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Roche-A-Cri State Park History

Flat-topped and cliff-sided, Roche-A-Cri Mound is really a rock island in what was once Glacial Lake Wisconsin which covered much of central Wisconsin about 15,000 years ago. After the glacial lake disappeared, this rocky island, composed of Cambrian sandstone, stood above the surrounding countryside.

The weathering that helped fashion the Roche-A-Cri Mound continues at the edges of the rock. The sandstone slowly breaks and crumbles along its joints and outer edges and is blown away. A marker describing the park's glacial history can be found on the west side of the mound.

Rock art

The abundance of rock art suggests that this place had special significance to the ancient inhabitants of the region. It is estimated that the petroglyphs were carved before A.D. 900 and pictographs appeared only 400-500 years ago. The artists are believed to be ancestors of the Ho-Chunk people. Interpretive panels present interesting facts, drawings of the art and a map to help visitors locate carvings and paints on the mound.

Explorers

French explorers in the 17th and 18th centuries called the mound "Roche-A-Cris" or "Crevice in the Rock," referring to the large cleft in the rock structure that is visible from some distance from various vantage points.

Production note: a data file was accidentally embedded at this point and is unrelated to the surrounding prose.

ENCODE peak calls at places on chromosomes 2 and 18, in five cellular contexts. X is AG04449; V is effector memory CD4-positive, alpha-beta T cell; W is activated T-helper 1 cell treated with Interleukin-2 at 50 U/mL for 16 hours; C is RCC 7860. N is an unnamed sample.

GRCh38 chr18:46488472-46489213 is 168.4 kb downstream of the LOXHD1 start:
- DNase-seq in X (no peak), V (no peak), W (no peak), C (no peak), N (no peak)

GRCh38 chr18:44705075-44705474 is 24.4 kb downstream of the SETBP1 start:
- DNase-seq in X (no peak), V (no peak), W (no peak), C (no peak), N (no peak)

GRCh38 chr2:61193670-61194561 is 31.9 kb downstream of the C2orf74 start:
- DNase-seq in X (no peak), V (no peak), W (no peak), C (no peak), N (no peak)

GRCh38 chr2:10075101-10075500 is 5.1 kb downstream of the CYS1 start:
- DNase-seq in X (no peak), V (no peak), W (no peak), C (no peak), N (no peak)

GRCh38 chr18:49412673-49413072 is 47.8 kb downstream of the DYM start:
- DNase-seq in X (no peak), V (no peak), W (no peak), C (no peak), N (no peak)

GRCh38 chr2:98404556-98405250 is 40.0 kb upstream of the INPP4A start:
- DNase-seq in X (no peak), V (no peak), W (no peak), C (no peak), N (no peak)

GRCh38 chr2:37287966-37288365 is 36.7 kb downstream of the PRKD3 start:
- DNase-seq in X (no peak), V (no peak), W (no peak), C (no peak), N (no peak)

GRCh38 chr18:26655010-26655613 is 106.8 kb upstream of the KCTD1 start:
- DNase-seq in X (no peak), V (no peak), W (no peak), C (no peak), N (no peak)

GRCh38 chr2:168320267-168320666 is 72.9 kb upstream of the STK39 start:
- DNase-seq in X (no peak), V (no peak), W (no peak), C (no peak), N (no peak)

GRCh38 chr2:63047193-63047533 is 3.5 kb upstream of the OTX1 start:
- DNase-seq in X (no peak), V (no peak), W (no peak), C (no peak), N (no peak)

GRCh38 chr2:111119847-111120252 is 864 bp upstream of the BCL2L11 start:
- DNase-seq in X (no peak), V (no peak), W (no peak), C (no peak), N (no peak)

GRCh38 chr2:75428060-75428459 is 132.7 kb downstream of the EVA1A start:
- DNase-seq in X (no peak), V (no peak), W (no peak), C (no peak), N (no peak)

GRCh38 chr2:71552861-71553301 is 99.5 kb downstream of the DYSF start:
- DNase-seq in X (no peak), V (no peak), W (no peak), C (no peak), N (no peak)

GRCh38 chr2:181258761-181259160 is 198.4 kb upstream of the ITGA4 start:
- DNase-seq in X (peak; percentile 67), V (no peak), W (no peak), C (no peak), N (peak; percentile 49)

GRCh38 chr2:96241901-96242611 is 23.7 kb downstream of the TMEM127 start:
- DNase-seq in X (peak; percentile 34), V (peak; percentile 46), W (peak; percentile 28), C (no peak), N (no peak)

Government survey notes taken in 1851 refer to "hieroglyphs of antiquated appearance" on the side and in a cave at Roche-A-Cri. The surveyors surmised that "from the appearance, they must have been written centuries ago."

The state park era

The State Highway Commission acquired Roche-A-Cri as a roadside area, a 300-foot-wide strip on each side of State Highway 13, in 1937. While the property was controlled by the Highway Commission, the Civilian Conservation Corps (CCC) from the Necedah Camp did considerable work at the property.

The park was transferred to the Conservation Commission and established as a state park in 1948. During the summers of 1982 and 1983, the Adams County Chamber of Commerce operated the park because of an inadequate operating budget for the Department of Natural Resources. In 1992-1994, a stairway to the top of the mound and observation platforms were built and interpretive panels about the rock art paintings and carvings were also installed. In 2012, a new stairway was installed

Last revised: Friday October 17 2014